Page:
Gay musical aims to change stigma

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Gay musical aims to change stigma


Film director and LGBT activist Kim Jho Kwang-soo’s latest production, the rom-com musical “Two Weddings and a Funeral,” runs through Nov. 30 in Daehangno, central Seoul, with an age restriction of 13 and over. [NEWSIS]

When Kim Jho Kwang-soo came out of the closet nearly a decade ago, his mother burst into tears, apparently out of grief from the pain and discrimination she was sure her son would face in a society she deemed too conservative for him to live in.

But Kim, now age 50, recalled brushing off her pity.

“No, mother, I am not in anguish,” he said. “I’m happy.”

A decade on, however, Kim said matters haven’t improved much for members of Korea’s LGBT community. This is despite some gay celebrities publicly announcing their sexuality - such as entertainer-actor Hong Seok-cheon, 43 - in order to fight for equal rights.


Actresses Cha Soo-yeon and Lee An-na act in a scene during “Two Weddings and a Funeral.” [NEWSIS]

Korea has yet to legally acknowledge same-sex unions.

Nevertheless, Kim is positive that the country, where Confucian ideals are still heavily embedded, will steadily pick up momentum in the future. And as a filmmaker, he hopes to provide impetus to speed up that transformation.

“Culture holds the power of persuasion,” Kim said, continuing that the play allows people to “easily accept” different - not wrong - values.

Kim introduced his latest Korean-language production, a musical titled “Two Weddings and a Funeral,” during a press showcase on Thursday in Daehangno, central Seoul.

The show is a remake of the director’s gay rom-com of the same title, released in 2012, which was seen by roughly 50,000 people. The film spun off into a Web cartoon series and is now a play that intertwines singing and dancing.

“Through music, I wanted to illustrate the very enthusiasm of gay communities,” said Kim Tae-hyeong, the producer, adding that the musical plays a “chief role in expressing the joys and sorrows homosexuals feel.”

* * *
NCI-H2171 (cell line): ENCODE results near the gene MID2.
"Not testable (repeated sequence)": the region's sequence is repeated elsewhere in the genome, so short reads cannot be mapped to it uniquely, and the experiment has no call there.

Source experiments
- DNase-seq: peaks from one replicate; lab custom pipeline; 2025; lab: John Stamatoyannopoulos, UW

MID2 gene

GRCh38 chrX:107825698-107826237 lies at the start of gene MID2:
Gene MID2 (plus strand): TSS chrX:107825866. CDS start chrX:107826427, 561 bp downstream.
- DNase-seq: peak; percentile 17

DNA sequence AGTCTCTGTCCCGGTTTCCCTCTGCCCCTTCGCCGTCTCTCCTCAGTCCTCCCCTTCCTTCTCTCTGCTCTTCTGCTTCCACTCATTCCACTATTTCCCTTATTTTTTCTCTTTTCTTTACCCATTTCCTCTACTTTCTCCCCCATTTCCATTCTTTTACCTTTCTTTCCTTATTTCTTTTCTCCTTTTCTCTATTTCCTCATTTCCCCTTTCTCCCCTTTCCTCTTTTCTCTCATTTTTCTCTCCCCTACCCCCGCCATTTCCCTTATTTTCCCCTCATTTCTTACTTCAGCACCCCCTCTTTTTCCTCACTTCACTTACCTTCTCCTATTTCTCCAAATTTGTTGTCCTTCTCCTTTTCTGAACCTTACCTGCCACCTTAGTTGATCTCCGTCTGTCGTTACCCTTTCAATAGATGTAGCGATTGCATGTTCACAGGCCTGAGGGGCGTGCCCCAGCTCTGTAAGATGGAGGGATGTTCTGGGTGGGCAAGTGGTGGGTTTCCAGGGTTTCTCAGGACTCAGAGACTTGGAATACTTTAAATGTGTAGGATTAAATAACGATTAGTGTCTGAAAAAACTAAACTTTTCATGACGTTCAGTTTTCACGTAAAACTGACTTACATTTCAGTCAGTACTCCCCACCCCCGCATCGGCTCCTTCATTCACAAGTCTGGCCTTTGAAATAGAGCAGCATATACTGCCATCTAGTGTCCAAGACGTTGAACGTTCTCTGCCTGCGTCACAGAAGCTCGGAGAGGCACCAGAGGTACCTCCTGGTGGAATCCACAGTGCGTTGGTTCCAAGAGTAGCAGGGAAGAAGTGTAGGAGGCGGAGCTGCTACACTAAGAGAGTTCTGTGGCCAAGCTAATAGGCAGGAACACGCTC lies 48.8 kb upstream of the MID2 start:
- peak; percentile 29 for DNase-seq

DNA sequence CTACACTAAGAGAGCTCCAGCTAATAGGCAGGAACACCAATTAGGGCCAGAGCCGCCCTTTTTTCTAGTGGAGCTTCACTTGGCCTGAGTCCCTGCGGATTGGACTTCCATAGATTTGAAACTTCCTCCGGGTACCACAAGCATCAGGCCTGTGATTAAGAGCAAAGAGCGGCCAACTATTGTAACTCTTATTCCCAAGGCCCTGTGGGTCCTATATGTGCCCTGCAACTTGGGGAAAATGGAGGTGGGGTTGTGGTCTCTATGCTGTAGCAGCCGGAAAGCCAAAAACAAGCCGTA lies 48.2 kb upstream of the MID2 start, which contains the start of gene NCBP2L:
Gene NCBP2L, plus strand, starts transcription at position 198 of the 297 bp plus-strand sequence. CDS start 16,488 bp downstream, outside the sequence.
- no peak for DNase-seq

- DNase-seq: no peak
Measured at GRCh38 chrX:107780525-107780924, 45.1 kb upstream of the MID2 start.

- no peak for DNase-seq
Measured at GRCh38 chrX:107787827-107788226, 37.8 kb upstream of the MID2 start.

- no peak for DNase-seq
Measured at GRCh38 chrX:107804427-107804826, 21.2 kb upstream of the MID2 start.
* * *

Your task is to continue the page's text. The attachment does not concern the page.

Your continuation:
The plot revolves around two gay individuals, a physician named Min-su and his colleague, the obstetrician Hyo-jin, who agree to a sham marriage so that both can enjoy their lives without social stigma getting in the way.

For Min-su, marriage is an opportunity to escape from his protective parents, who worry that their son isn’t settling down, and a disguise to maintain his closeted lifestyle. He falls in love with Ti-na, who works as a greengrocer during the day and sings in a band at night. Ti-na has yet to come out of the closet, either.

Hyo-jin, meanwhile, hopes to legally adopt a baby before divorcing Min-su to live with her lover of six years, Seo-yeong, a documentary filmmaker. Stage actors Jeong Dong-hwa and Park Seong-hun are double-cast as Min-su, and Ti-na is played by Kang Jeong-woo and Oh Eui-sik. Cha Soo-yeon and Son Ji-yoon share the role of Hyo-jin, and Lee An-na plays Seo-yeong.

As for the matter of physical contact, a gay couple gently pressing their lips together is as far as it goes.

But in grasping the essence of the show - that homosexual couples are not unlike heterosexual pairs - words and facial expressions seem to have played a more crucial role.

“There’s absolutely no need to pity homosexuals,” said Kim, the director. “All I’m asking is for people to come watch the show, and leave having understood that gays are just living a bit uncomfortably in a sea of straight people.”

“Two Weddings and a Funeral” will be shown at the Daemyung Cultural Factory in Daehangno until Nov. 30. Tickets range from 10,000 won ($9.43) to 50,000 won and are available to those aged 13 or over. For more information, call (02) 391-8226.

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